REDBRIDGE: Police and council powerless to enforce traffic laws

11:35am Tuesday 24th March 2009
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By Daniel Binns »

A COUNCIL blunder has led to a driving free-for-all in Redbridge with the authority and police powerless to stop motorists breaking many laws.
Dozens of regulations - such as those designed to ensure drivers obey one-way streets, yellow-box junctions and no stopping zones outside schools - have not been enforced since February, when the Met handed over responsibility to local councils.
But the council has failed to pass the legislation necessary for it to perform this role in time - leaving it powerless to enforce traffic laws on the borough’s streets until July at the earliest.
The authority plans to rely on CCTV, including the use of a controversial ‘spy car’ but critics believe the measure is inadequate, given the scale of the task involved.
Adam Schofield, a parent at Aldersbrook Primary school, which has long suffered with reckless drivers outside the school gates, said: “It’s a great concern - what’s the point of having these rules if they mean nothing? I’m worried about the safety of our kids.”
Fellow parent Elizabeth Canavan, of Merlin Road, added: “It is a concern. Parents should have some responsibility and be sensible enough not to put lives at risk. But in our experience the police were doing a great job when they stood outside the school warning parents.”
Major offences such as speeding and most parking laws are still being enforced, but many community leaders are worried.
Chelmsford and Derby Road Neighbourhood Watch Chief Frank Cruder said: “The whole thing is a complete and utter farce. People are committing all these so-called minor crimes and no-one is enforcing the law.
“Prior to this the police have done a couple of operations where they’ve stopped heavy goods vehicles from using our roads, but I can’t see the council being able to do things like that.
“And how will they enforce access-only signs with just CCTV? Are we all going to have to register our vehicles?”
Bob Hughes, Chairman of the Church End ward panel, said: “It’s ludicrous. The council should have been more pro-active and the police should have been talking to the borough a lot more.”
Opposition Woodford Green Cllr Richard Hoskins branded the situation “a shambles.”
He added: “This weekend I checked the stretch of Woodford High Road between George Lane and Bancroft’s School. In that section alone there are 251 different road signs and 53 sets of lights at junctions and crossings.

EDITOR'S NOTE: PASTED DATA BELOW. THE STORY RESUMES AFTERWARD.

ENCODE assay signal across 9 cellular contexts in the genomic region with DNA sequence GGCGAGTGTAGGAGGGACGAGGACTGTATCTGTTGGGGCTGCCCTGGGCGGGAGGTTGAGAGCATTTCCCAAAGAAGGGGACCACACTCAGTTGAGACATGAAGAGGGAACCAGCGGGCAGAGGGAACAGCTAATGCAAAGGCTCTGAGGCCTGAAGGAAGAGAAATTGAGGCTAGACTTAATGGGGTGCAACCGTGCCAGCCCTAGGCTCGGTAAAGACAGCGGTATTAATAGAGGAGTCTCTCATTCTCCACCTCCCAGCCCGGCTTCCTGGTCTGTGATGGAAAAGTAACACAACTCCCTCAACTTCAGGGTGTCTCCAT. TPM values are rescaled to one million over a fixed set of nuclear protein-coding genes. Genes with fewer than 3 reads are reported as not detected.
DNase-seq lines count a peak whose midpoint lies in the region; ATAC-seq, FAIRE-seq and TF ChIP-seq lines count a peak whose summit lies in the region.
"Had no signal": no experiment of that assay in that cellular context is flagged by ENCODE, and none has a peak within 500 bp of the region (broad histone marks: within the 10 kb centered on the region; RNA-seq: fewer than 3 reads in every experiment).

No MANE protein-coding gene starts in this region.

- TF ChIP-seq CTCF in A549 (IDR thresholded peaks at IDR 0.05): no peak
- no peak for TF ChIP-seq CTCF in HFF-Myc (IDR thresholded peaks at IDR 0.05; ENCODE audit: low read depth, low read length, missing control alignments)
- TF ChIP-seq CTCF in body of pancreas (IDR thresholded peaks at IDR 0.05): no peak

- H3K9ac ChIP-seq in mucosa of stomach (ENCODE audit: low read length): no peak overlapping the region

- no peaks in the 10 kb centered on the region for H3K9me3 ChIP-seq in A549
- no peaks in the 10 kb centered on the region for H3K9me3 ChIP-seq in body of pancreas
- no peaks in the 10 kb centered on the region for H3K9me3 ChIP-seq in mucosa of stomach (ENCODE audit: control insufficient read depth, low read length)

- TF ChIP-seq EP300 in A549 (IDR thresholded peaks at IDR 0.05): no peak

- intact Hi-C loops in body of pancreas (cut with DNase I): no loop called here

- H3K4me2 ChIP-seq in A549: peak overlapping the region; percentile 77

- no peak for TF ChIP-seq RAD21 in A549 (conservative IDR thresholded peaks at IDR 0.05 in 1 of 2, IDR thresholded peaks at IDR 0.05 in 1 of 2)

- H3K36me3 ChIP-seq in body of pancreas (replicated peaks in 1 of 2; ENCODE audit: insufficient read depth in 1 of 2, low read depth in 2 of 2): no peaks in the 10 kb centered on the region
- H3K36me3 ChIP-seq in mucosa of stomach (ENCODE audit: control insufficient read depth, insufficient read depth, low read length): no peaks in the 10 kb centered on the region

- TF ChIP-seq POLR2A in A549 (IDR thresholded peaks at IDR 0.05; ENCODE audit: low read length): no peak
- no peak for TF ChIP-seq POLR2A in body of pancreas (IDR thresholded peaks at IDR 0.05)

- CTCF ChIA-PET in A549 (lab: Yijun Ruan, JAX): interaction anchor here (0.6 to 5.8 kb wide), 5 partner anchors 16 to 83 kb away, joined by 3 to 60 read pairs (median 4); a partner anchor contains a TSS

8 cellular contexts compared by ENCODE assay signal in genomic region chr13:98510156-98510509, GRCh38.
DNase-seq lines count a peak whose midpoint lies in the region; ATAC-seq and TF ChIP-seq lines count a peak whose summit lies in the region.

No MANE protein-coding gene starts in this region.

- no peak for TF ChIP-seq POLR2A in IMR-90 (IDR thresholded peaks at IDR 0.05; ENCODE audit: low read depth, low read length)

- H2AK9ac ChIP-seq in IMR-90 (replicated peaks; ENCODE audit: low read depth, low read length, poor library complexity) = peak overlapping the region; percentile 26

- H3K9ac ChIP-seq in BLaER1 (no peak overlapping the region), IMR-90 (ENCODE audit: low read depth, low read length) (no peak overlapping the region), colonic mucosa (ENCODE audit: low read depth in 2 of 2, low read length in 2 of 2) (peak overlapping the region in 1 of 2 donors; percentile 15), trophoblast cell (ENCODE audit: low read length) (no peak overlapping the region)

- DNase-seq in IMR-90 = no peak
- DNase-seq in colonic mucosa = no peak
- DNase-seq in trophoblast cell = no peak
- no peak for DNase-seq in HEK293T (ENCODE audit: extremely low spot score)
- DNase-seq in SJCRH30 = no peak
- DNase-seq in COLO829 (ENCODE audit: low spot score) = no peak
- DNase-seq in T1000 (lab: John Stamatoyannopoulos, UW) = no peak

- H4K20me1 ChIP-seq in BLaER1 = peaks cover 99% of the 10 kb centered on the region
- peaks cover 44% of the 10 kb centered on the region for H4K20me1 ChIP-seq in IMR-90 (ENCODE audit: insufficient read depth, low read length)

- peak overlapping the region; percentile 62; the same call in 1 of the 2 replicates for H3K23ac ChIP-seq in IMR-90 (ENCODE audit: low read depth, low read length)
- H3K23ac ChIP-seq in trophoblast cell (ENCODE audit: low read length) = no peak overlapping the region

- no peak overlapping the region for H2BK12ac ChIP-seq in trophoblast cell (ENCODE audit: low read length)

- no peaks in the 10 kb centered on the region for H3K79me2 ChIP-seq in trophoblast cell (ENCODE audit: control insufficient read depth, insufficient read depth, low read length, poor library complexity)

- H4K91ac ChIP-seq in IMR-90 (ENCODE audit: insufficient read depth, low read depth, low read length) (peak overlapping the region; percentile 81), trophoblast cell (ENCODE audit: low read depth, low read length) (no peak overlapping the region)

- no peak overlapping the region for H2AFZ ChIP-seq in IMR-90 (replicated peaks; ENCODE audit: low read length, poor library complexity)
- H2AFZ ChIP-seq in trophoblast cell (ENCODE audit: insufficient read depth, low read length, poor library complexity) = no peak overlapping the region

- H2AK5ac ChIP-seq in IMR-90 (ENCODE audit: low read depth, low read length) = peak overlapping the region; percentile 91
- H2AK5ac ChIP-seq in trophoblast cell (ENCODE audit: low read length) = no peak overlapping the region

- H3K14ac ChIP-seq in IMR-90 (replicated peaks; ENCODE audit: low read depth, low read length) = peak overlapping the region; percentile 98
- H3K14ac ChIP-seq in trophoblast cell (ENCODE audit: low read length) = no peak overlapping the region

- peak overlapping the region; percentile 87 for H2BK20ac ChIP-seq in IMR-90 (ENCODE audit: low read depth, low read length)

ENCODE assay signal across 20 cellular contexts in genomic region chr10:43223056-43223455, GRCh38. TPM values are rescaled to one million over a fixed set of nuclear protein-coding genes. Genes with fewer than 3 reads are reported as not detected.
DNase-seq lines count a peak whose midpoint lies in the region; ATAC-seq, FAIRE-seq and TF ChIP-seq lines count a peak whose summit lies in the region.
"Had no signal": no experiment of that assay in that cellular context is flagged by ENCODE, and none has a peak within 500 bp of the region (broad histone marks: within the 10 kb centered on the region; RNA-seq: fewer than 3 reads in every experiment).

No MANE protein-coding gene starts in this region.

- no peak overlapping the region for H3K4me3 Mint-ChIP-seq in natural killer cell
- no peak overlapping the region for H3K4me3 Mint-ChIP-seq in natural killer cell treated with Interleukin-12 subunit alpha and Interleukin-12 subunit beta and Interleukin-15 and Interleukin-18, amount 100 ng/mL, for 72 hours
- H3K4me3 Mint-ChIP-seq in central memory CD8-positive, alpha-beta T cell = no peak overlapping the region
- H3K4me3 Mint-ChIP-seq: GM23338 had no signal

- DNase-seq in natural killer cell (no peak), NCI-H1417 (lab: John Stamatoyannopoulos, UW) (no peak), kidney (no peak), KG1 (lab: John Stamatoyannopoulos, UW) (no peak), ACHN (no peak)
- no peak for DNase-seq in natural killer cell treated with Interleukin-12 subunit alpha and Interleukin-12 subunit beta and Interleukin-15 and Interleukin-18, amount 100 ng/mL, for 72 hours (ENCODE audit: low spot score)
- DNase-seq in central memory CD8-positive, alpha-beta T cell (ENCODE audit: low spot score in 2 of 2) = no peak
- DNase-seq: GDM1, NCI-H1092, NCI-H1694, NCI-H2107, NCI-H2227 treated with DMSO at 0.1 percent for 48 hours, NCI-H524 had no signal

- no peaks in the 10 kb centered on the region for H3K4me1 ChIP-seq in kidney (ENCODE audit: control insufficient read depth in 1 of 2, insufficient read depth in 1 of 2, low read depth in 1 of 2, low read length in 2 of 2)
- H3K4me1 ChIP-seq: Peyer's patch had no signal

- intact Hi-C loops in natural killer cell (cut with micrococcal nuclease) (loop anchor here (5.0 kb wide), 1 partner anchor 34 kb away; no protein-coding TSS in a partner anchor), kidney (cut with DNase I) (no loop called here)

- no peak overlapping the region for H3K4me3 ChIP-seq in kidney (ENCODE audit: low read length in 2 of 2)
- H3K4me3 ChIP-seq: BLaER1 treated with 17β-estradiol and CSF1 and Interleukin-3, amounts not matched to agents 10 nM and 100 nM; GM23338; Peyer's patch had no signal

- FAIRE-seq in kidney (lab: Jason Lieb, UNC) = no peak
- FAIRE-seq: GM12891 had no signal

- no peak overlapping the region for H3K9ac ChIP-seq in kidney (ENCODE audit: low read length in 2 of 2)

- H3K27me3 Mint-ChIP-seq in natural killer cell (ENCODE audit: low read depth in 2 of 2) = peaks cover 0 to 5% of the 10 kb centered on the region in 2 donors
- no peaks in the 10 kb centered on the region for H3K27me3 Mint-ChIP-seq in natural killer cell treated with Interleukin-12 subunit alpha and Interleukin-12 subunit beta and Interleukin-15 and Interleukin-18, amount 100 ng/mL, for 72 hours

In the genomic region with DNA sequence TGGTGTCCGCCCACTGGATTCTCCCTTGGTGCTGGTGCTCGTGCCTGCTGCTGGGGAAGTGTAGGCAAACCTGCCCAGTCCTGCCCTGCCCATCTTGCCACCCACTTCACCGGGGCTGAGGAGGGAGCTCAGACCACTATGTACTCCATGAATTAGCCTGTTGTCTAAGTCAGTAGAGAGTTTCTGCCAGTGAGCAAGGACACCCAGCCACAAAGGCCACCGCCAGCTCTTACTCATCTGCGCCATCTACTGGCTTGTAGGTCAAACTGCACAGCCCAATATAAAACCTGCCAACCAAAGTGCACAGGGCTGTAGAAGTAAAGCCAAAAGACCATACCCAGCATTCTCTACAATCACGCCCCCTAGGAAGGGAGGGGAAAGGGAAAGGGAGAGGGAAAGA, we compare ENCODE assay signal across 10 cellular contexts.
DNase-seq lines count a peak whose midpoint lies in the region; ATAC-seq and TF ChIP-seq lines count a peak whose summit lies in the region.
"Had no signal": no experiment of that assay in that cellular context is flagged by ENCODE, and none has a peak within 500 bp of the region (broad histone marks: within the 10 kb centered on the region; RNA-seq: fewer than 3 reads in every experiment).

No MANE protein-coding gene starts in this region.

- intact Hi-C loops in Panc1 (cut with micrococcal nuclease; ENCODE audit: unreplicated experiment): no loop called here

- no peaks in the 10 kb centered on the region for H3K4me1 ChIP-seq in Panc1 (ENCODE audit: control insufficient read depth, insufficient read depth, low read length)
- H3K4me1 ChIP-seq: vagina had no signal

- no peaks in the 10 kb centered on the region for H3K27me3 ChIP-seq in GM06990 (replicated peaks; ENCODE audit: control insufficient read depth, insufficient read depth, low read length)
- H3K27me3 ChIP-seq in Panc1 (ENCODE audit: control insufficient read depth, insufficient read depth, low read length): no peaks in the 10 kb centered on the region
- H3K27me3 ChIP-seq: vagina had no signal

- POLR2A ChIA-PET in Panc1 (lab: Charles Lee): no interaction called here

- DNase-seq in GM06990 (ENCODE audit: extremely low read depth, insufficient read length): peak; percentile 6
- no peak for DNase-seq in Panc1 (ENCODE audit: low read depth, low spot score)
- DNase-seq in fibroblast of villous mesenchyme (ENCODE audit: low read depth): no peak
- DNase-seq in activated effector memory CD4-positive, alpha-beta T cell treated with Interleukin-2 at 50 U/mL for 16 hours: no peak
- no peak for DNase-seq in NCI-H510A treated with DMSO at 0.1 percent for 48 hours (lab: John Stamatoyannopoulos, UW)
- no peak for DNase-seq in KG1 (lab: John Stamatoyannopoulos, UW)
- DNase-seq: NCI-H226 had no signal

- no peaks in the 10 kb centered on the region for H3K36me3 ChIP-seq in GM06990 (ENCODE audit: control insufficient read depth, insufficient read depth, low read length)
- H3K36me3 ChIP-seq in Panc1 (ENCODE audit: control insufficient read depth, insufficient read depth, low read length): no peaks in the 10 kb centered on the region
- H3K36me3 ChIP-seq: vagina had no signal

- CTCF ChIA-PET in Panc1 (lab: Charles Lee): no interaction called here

“Redbridge Council cannot afford to buy enough CCTV cameras to carry out the needed enforcement and if it did they would swamp the monitors it has.”
A council spokesman said: “The council welcomes the continuing interest and action by the police in all matters of road safety and dangerous driving, including those offences which the council will commence enforcement of in July.
“The council intends to undertake this new area of enforcement by utilising its CCTV capacity which includes fixed and portable cameras as well as a camera equipped ‘Smart’ car.
“Unlike the police our officers do not have powers to stop motorists and obtain their details, this will be achieved by interrogation of the DVLA records as a part of the Penalty Charge Notice issue process.
“In taking on these powers the council has the opportunity to target its enforcement action to areas of greatest need and to decide upon the level of resources applied to this task.”
The changes come after the introduction of the Traffic Management Act 2004 and the Transport for London Act 2003.
Most other councils in London, such as neighbouring borough Waltham Forest, have already taken over traffic enforcement.
According to council documents, despite the authority gaining approval from umbrella group London Councils to use CCTV, “it has since been established that full council approval is required to fix an appointed day” before the laws can be enforced in Redbridge.
While police are powerless to enforce non compliance with certain signs, they can still act if they suspect a motorist is driving “dangerously”.
Transport for London also have the right to enforce regulations in some roads.